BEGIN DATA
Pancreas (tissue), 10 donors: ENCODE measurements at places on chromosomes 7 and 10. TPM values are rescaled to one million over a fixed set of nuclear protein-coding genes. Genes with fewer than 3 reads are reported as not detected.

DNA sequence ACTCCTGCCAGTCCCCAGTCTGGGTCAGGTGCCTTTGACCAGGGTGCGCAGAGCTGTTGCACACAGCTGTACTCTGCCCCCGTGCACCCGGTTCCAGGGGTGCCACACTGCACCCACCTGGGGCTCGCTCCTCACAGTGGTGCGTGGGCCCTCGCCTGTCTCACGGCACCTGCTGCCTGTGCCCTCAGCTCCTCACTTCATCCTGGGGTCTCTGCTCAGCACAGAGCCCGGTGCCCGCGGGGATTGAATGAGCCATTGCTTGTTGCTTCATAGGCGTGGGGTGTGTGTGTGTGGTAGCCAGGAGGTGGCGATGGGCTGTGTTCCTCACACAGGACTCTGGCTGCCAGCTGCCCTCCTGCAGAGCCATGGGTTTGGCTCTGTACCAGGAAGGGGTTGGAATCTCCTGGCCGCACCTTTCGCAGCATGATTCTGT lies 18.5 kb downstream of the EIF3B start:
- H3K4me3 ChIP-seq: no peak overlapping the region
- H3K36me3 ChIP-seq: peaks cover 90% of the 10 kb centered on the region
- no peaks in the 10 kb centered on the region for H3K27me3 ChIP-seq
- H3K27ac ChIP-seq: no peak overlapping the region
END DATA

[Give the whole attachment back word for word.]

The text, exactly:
Pancreas (tissue), 10 donors: ENCODE measurements at places on chromosomes 7 and 10. TPM values are rescaled to one million over a fixed set of nuclear protein-coding genes. Genes with fewer than 3 reads are reported as not detected.

DNA sequence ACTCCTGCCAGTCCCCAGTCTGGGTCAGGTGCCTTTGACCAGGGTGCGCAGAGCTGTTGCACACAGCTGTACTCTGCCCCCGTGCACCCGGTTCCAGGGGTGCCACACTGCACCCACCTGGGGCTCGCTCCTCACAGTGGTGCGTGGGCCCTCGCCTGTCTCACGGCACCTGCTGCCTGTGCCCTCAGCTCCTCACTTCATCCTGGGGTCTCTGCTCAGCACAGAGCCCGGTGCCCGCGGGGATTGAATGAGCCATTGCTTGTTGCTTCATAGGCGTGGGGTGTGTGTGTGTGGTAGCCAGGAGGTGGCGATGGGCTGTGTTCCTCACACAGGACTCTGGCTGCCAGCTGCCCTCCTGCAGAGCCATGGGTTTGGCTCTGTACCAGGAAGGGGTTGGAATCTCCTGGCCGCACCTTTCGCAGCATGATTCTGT lies 18.5 kb downstream of the EIF3B start:
- H3K4me3 ChIP-seq: no peak overlapping the region
- H3K36me3 ChIP-seq: peaks cover 90% of the 10 kb centered on the region
- no peaks in the 10 kb centered on the region for H3K27me3 ChIP-seq
- H3K27ac ChIP-seq: no peak overlapping the region